The following common CIVM modalities could be added to the services a typical practice provides:

  • Acupuncture
  • Dietary supplement & nutraceutical therapy
  • Extracorporeal shockwave therapy
  • Homeopathy
  • Hyperbaric oxygen therapy
  • Low-level laser therapy
  • Manual or manipulative therapy
  • Physical rehabilitation (eg, hydrotherapy, therapeutic ultrasound, therapeutic exercises)
  • Stem cell therapy
  • Western & Chinese herbal medicine.

Give Clients Appropriate Advice

The first, most important step with CIVM is establishing a clinical diagnosis. Clients requesting advice on the use and integration of CIVM should first have their pets evaluated by a veterinarian. When a diagnosis is established, the veterinarian should evaluate the appropriateness of CIVM use along with conventional treatment, present all available conventional and CIVM treatment options to the client, and discuss each specific modalitys advantages and disadvantages. Most CIVM therapies tend to be safe with relatively low adverse effect profiles, particularly in the hands of experienced integrative veterinarians. Some therapies can be potentially dangerous,6,7 however, or may interfere with the therapeutic effect of the conventional treatment when they are combined.7 For example, using low-level laser therapy for a tumor may instead stimulate tumor growth.7 Also, for example, the herbs Ginkgo biloba, Angelica sinensis, or Salvia miltiorrhiza may interact with anticoagulants and thus increase bleeding tendency.8 Potential benefits should always be assessed to outweigh any potential risks before using these therapies. Client consent should be obtained before any treatment. Once treatment has started, it is important to look for any adverse effects and to evaluate the disease progress and the patients condition. If the patient fails to improve or experiences undesired effects, the veterinarian must reevaluate the patient and decide whether an additional work-up is needed or the treatment modality should be changed.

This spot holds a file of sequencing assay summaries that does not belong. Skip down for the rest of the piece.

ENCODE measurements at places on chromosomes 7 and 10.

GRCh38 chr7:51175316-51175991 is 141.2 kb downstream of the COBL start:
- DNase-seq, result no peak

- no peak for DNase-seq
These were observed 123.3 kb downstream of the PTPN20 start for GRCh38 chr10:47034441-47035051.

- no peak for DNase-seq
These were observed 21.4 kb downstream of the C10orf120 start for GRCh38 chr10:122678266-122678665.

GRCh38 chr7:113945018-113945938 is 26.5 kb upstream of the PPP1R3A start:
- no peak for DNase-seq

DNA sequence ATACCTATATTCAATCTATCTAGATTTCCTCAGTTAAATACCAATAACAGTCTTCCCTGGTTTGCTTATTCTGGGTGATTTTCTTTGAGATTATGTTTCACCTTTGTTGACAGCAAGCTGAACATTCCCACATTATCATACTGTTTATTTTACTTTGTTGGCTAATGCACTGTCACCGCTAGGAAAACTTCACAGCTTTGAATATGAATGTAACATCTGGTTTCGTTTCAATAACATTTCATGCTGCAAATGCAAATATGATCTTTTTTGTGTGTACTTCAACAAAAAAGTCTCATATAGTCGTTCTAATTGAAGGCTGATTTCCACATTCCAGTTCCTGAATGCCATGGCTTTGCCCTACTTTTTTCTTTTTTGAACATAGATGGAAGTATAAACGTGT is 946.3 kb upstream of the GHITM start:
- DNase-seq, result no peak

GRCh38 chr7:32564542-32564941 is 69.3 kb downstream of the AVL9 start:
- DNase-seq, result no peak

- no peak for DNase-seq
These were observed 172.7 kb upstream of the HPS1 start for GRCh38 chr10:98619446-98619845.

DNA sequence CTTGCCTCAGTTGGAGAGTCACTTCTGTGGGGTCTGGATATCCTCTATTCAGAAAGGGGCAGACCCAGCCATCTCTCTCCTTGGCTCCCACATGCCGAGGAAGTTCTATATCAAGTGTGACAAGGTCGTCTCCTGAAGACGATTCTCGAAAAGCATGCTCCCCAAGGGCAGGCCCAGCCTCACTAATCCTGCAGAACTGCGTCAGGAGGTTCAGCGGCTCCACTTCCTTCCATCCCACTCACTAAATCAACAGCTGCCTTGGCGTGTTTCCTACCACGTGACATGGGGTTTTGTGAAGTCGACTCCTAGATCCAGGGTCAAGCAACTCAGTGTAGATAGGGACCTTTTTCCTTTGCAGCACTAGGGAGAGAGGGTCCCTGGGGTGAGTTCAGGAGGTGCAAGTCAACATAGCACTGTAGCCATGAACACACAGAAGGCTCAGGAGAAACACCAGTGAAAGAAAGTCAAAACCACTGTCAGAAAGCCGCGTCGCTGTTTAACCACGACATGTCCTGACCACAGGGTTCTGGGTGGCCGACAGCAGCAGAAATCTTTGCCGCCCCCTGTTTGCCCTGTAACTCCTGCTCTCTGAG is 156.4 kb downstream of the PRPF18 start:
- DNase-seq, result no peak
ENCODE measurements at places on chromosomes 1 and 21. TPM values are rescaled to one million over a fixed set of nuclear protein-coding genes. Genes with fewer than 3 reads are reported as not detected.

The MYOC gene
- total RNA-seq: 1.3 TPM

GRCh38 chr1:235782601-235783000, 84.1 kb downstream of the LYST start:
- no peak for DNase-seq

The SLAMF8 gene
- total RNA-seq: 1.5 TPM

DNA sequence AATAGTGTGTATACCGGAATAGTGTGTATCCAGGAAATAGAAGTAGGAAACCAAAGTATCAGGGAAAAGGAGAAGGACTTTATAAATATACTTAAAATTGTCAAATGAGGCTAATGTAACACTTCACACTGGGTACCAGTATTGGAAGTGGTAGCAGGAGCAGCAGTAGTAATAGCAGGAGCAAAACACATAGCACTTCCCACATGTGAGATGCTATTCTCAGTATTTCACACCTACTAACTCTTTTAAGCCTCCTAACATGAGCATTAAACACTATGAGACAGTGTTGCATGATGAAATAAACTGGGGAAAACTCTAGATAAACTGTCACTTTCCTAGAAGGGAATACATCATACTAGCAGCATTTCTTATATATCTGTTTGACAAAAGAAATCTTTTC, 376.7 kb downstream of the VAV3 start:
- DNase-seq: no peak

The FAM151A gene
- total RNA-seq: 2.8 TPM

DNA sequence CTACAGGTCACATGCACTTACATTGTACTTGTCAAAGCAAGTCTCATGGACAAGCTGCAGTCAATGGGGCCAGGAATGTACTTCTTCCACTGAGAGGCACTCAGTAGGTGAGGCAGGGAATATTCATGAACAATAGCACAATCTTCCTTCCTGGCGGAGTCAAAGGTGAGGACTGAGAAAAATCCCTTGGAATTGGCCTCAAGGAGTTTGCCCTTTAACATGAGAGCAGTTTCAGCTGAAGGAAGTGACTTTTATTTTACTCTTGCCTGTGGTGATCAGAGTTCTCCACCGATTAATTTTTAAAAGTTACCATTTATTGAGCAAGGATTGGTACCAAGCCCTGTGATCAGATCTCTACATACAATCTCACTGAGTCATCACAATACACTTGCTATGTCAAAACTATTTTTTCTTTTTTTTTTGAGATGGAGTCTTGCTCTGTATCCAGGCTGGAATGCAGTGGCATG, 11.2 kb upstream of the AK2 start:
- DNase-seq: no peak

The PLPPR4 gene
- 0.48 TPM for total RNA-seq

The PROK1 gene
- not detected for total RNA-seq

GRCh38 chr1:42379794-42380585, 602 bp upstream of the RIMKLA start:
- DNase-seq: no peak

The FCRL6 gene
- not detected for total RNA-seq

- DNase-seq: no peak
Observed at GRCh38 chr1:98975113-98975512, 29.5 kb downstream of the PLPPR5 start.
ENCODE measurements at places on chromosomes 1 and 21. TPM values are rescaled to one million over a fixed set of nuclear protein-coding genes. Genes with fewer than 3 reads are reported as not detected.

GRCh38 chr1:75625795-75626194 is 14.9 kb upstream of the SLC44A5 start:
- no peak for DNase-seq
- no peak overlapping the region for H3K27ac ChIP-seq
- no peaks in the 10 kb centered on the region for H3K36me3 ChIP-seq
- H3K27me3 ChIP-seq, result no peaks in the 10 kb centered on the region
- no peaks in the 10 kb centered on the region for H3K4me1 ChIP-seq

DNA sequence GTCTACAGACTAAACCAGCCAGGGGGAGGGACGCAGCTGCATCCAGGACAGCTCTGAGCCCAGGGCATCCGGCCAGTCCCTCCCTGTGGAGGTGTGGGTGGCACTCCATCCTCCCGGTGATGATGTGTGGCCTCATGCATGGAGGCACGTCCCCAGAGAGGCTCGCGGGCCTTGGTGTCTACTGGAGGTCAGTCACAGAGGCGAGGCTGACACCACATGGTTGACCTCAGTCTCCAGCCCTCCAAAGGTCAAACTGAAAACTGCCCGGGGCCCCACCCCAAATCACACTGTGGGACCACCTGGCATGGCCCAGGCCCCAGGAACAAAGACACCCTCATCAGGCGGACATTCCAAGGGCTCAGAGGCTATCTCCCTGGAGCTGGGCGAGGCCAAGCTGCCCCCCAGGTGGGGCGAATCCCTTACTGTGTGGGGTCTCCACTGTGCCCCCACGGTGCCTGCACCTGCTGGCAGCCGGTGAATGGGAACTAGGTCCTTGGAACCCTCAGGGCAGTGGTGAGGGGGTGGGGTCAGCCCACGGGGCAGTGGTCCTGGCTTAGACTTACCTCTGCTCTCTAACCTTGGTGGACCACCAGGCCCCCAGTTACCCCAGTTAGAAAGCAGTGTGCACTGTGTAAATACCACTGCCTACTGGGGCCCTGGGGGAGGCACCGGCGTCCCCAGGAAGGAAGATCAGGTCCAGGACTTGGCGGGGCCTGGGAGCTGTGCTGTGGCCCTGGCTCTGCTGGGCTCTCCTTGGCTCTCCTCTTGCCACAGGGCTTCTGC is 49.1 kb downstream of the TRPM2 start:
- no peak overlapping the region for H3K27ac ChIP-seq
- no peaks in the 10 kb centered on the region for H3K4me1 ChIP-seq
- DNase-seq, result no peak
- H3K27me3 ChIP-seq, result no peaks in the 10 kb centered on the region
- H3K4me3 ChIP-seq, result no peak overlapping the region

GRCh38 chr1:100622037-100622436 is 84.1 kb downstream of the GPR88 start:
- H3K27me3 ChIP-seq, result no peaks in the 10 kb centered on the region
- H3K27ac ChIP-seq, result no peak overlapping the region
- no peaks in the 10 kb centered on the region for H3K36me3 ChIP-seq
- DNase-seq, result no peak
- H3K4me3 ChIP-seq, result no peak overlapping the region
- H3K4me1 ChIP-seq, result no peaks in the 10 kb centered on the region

Related Article: How to Implement a Physical Rehabilitation Program into Your Practice


In the future, there will be greater understanding of CIVM in the profession because efforts have increased to teach and implement the best of evidence-based CIVM principles into the standard veterinary school curriculum. A 2000 survey of U.S. veterinary schools found that 10 of 24 schools offered a separate elective CIVM course.9 Eighty-seven percent of respondents believed the curriculum should include acupuncture, nutraceuticals, nutritional supplements, and physical therapy.9 Several schools that did not offer a CIVM course in 2000 now include at least an elective course in their curriculum (see New Standards).10

Related Article: Personality Profile: The Self-Informed Client The scientific foundation for many complementary approaches is still being built, but CIVM can provide the balance needed to create the best possible medicine or health care for the veterinarian, the client, and the patient. The key is to incorporate this integrative philosophy into veterinary education so that primary care is enhanced and veterinarians are able to use integrative therapies to facilitate health and improve patients quality of life. The integrative medicine of today may simply be the medicine of the new century.

New Standards

Veterinary schools that have added CIVM courses since 2000:
  • Louisiana State University
  • University of California, Davis
  • University of Georgia
  • University of Maryland
  • University of Minnesota
  • Texas A&M University
  • Washington State University.


For global readers, a calculator to convert laboratory values, dosages, and other measurements to SI units can be found here.